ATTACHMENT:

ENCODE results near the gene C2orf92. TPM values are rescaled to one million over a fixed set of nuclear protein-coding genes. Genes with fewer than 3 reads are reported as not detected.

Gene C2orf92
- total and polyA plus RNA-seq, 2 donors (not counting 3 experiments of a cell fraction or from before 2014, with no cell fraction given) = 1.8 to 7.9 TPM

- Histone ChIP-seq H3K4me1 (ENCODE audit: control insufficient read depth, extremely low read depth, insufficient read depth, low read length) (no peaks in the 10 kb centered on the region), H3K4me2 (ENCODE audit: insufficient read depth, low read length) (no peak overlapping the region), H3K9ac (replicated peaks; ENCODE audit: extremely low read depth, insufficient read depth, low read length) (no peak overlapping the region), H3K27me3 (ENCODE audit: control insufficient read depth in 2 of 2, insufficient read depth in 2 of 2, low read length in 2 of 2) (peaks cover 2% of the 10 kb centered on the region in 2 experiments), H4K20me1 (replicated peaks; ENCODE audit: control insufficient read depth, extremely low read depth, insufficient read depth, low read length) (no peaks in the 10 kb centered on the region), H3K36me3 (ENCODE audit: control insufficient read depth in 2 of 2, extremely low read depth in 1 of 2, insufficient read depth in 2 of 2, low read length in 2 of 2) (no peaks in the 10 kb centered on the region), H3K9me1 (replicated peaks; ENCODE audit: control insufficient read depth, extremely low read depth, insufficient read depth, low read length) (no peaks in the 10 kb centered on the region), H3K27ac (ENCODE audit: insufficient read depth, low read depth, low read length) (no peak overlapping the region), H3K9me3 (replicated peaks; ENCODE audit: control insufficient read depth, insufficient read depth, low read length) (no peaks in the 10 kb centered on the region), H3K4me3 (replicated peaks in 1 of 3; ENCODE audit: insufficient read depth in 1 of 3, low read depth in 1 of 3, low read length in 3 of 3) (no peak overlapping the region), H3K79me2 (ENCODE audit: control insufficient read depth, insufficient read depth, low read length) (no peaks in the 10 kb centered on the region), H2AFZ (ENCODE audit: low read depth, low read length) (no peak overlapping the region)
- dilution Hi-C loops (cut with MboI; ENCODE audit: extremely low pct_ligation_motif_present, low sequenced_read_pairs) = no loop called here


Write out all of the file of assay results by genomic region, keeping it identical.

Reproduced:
ENCODE results near the gene C2orf92. TPM values are rescaled to one million over a fixed set of nuclear protein-coding genes. Genes with fewer than 3 reads are reported as not detected.

Gene C2orf92
- total and polyA plus RNA-seq, 2 donors (not counting 3 experiments of a cell fraction or from before 2014, with no cell fraction given) = 1.8 to 7.9 TPM

- Histone ChIP-seq H3K4me1 (ENCODE audit: control insufficient read depth, extremely low read depth, insufficient read depth, low read length) (no peaks in the 10 kb centered on the region), H3K4me2 (ENCODE audit: insufficient read depth, low read length) (no peak overlapping the region), H3K9ac (replicated peaks; ENCODE audit: extremely low read depth, insufficient read depth, low read length) (no peak overlapping the region), H3K27me3 (ENCODE audit: control insufficient read depth in 2 of 2, insufficient read depth in 2 of 2, low read length in 2 of 2) (peaks cover 2% of the 10 kb centered on the region in 2 experiments), H4K20me1 (replicated peaks; ENCODE audit: control insufficient read depth, extremely low read depth, insufficient read depth, low read length) (no peaks in the 10 kb centered on the region), H3K36me3 (ENCODE audit: control insufficient read depth in 2 of 2, extremely low read depth in 1 of 2, insufficient read depth in 2 of 2, low read length in 2 of 2) (no peaks in the 10 kb centered on the region), H3K9me1 (replicated peaks; ENCODE audit: control insufficient read depth, extremely low read depth, insufficient read depth, low read length) (no peaks in the 10 kb centered on the region), H3K27ac (ENCODE audit: insufficient read depth, low read depth, low read length) (no peak overlapping the region), H3K9me3 (replicated peaks; ENCODE audit: control insufficient read depth, insufficient read depth, low read length) (no peaks in the 10 kb centered on the region), H3K4me3 (replicated peaks in 1 of 3; ENCODE audit: insufficient read depth in 1 of 3, low read depth in 1 of 3, low read length in 3 of 3) (no peak overlapping the region), H3K79me2 (ENCODE audit: control insufficient read depth, insufficient read depth, low read length) (no peaks in the 10 kb centered on the region), H2AFZ (ENCODE audit: low read depth, low read length) (no peak overlapping the region)
- dilution Hi-C loops (cut with MboI; ENCODE audit: extremely low pct_ligation_motif_present, low sequenced_read_pairs) = no loop called here